How is that for a mouthful? They do have a website that is much friendlier than their name.
Their job is to help students needing remedial math or writings skills succeed at the state's community colleges. Every few years they present an official report of suggestions.
(Since representatives from all of the community colleges collaborate on the project, these "suggestions" are more accurately "non-binding consensus goals".)
The most recent report was finished in August, and does not yet seem to be on their website.
But if you are curious, here is the section about community college math departments.
Long developmental math sequences are a barrier to success for countless students. Eliminating these sequences and accelerating student enrollment in college-level gateway courses can be achieved through a variety of strategies: redesigning curricula to reduce the number of required courses or the amount of time required to complete them, requiring or rewarding early and sustained attempts at math coursework, modifying pedagogy, incorporating support services to increase course success rates, and training students in college success strategies, among other approaches. Although each institution must adopt practices and policies appropriate to their local context, one strategy that is likely to have a large positive impact is for each campus to establish a separate, more accelerated pathway through developmental math for students in non-STEM degree fields.Sound helpful to you?
Non-STEM students must have access to mathematics experiences appropriate to their chosen career paths. Alternate mathematics pathways will reduce the number of exit points and decrease time to graduation. Therefore, the Developmental Education Redesign Work Group urges each campus and the state of Oregon to consider strongly the following recommendations:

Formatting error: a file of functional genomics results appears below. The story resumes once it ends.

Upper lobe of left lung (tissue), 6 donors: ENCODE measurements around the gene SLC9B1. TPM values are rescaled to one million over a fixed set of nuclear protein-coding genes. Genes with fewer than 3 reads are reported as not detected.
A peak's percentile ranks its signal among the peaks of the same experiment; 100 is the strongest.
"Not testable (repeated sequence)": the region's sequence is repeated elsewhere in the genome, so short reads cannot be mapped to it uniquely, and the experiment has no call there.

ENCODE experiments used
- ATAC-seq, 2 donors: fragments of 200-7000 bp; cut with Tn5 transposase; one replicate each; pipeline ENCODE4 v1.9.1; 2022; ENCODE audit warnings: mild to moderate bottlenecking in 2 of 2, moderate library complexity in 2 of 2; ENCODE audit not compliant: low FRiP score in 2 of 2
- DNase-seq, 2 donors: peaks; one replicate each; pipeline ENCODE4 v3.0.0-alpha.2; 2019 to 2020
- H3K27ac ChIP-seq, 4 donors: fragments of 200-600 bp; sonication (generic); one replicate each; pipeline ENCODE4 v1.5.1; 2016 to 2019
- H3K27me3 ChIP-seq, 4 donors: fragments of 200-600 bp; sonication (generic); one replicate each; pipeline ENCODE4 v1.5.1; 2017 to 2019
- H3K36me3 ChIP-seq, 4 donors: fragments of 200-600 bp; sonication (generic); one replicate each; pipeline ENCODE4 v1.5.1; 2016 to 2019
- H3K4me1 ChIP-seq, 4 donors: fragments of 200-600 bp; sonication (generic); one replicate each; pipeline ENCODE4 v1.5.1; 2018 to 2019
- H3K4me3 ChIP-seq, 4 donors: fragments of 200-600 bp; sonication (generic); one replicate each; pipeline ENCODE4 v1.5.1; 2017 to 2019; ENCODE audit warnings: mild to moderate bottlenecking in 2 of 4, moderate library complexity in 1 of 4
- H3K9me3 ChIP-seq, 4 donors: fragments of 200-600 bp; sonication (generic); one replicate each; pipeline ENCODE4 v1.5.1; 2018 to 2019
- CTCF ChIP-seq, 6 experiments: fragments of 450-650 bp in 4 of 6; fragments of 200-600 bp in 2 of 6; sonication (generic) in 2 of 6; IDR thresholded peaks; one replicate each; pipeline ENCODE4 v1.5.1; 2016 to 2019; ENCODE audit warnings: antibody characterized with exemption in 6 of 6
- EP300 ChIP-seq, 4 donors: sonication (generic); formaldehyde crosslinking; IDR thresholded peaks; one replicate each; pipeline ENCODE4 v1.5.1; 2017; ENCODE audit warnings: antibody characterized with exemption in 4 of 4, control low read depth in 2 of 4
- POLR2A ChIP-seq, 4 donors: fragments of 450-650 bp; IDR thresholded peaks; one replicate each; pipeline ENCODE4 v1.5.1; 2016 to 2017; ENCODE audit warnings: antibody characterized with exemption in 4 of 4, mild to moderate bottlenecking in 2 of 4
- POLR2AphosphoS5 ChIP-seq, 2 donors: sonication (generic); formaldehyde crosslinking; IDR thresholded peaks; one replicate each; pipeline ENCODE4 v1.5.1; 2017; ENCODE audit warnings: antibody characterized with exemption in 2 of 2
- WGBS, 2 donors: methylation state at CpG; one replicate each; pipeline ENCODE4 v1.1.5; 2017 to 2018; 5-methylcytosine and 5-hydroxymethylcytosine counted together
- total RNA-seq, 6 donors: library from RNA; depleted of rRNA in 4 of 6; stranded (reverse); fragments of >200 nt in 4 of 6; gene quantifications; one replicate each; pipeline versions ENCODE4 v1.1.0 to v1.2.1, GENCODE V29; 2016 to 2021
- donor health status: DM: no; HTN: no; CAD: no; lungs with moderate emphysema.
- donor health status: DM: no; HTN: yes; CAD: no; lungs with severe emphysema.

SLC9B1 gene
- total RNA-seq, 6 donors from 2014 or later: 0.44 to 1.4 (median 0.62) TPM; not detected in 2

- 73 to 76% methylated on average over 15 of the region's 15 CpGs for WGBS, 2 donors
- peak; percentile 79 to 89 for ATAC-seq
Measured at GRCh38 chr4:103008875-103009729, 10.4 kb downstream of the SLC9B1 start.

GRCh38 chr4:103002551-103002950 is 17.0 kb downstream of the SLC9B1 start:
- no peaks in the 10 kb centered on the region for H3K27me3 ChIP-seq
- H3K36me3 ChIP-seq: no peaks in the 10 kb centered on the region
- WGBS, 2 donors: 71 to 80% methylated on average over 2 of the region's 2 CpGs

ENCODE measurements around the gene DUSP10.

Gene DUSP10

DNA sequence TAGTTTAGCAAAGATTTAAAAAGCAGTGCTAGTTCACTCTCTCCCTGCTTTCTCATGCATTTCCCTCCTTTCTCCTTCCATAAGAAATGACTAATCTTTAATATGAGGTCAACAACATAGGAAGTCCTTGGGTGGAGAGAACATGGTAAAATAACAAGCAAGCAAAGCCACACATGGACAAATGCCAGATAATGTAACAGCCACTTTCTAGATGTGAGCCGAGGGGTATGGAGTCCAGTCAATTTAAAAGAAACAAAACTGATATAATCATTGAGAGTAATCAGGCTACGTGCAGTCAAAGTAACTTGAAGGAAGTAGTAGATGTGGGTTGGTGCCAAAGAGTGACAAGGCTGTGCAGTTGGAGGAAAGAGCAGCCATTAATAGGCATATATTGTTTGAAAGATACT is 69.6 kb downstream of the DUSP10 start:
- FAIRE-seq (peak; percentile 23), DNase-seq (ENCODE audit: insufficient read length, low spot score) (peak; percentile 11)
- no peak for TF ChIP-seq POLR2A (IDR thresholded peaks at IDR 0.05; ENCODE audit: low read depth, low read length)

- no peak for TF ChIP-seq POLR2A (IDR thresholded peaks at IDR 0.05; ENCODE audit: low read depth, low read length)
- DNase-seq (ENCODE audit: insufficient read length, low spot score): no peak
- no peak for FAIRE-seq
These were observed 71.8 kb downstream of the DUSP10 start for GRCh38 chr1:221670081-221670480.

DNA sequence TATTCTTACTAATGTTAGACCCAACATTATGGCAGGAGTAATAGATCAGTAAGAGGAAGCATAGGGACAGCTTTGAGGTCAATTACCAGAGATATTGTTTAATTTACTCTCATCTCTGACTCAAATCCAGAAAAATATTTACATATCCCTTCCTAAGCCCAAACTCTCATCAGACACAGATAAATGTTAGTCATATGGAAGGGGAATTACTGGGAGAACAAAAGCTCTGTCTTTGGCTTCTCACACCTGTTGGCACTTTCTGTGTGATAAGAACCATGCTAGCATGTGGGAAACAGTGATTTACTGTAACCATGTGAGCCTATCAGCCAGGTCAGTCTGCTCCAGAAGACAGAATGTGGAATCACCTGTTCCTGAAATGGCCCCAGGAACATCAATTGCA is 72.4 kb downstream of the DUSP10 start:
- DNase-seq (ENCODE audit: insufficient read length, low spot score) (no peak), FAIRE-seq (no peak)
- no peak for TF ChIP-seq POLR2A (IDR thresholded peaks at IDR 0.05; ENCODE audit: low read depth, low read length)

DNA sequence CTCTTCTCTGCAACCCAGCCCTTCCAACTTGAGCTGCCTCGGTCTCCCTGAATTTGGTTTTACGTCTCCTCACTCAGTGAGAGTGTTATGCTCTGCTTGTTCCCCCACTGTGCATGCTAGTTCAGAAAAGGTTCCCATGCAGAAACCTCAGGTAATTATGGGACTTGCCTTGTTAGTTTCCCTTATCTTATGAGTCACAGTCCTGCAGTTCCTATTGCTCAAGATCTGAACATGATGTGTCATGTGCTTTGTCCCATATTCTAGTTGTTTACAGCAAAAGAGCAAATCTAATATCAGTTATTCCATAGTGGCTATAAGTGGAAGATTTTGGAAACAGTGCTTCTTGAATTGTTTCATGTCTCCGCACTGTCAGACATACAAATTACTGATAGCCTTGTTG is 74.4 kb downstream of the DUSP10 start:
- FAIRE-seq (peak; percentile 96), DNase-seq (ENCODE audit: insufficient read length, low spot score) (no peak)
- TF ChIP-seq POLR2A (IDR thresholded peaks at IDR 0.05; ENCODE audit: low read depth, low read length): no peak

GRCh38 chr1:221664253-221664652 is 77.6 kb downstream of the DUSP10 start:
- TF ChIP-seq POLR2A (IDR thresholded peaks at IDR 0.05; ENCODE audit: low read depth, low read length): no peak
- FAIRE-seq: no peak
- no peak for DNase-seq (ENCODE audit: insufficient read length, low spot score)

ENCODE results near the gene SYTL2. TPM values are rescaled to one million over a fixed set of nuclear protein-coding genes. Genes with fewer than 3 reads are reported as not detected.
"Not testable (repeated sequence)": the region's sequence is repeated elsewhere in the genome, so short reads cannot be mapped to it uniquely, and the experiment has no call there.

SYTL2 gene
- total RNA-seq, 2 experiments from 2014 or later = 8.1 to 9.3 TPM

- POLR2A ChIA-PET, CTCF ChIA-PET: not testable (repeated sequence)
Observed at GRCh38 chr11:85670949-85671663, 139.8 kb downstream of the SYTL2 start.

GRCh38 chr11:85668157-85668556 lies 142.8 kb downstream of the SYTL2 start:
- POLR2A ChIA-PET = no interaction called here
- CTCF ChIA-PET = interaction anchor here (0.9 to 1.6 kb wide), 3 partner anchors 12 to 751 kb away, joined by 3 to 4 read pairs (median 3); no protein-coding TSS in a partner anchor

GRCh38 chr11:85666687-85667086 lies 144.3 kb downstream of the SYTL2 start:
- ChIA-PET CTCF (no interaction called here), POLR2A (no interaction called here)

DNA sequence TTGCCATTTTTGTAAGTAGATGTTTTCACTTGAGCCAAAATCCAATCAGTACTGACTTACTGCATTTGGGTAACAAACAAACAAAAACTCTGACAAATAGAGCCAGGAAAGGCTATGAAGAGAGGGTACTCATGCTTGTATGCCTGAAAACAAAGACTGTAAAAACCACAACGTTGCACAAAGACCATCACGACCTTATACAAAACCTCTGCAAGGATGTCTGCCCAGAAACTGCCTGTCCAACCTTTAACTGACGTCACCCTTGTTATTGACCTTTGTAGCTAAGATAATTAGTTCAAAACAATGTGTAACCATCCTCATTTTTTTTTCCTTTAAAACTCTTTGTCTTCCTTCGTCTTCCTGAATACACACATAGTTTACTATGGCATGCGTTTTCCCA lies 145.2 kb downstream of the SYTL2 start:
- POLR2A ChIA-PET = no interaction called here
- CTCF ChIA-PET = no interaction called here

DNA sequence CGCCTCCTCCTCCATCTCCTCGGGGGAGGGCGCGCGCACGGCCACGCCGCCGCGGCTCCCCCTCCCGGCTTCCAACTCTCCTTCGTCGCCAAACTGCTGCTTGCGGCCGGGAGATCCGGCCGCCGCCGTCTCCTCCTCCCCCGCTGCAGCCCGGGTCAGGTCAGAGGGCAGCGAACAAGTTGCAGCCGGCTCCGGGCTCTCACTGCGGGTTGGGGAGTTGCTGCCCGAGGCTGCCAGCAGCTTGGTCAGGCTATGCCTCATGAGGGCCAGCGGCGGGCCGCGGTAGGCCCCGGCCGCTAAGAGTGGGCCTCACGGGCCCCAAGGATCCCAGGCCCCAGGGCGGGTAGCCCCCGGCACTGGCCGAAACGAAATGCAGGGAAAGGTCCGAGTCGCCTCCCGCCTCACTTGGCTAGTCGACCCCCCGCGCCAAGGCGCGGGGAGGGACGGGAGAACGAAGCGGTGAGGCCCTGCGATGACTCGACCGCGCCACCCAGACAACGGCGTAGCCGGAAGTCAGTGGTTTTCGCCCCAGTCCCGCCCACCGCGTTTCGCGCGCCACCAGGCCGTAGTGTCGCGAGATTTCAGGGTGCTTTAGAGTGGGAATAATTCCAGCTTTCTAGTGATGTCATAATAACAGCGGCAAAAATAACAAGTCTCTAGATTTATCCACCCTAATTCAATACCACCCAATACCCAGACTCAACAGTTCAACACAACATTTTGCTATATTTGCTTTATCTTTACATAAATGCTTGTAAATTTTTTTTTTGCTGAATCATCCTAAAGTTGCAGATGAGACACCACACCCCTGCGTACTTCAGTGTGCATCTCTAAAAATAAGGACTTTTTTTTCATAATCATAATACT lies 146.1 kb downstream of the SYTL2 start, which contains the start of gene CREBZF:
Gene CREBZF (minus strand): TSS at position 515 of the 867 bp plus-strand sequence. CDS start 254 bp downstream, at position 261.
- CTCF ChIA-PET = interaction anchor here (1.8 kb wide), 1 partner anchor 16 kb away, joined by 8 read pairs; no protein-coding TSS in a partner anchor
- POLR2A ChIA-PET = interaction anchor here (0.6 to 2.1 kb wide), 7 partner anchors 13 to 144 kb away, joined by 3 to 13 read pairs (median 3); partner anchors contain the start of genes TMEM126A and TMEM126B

1. Create an alternate non-STEM pathway appropriate for the student population and mission of each college. These pathways would offer courses that prepare students to succeed in a college-level liberal arts mathematics course such as Math 105, Contemporary Math.
2. Change the requirement that “any transferrable 100-level mathematics course that satisfies the Associate of Arts Oregon Transfer (AAOT) degree must have a prerequisite of Intermediate Algebra or a Quantitative Literacy course.” Currently, for a mathematics course to satisfy the Associate of Arts Oregon Transfer (AAOT) degree, it must have a prerequisite of Intermediate Algebra, Math 095. This implies that all degree-seeking students, regardless of degree field, must complete the traditional pre-calculus course sequence before attempting a gateway mathematics course.
3. Agree that Math 105 fulfills the Baccalaureate Core Requirement in Mathematics for all non-STEM four-year degrees at all Oregon public colleges.
4. Convene under the leadership of OCCA mathematics faculty representatives from Oregon two-year and public four-year institutions during the fall to clarify and improve consistency in the outcomes for Math 105 and ensure that Math 105 provides appropriate and sufficient mathematics education for non-STEM students.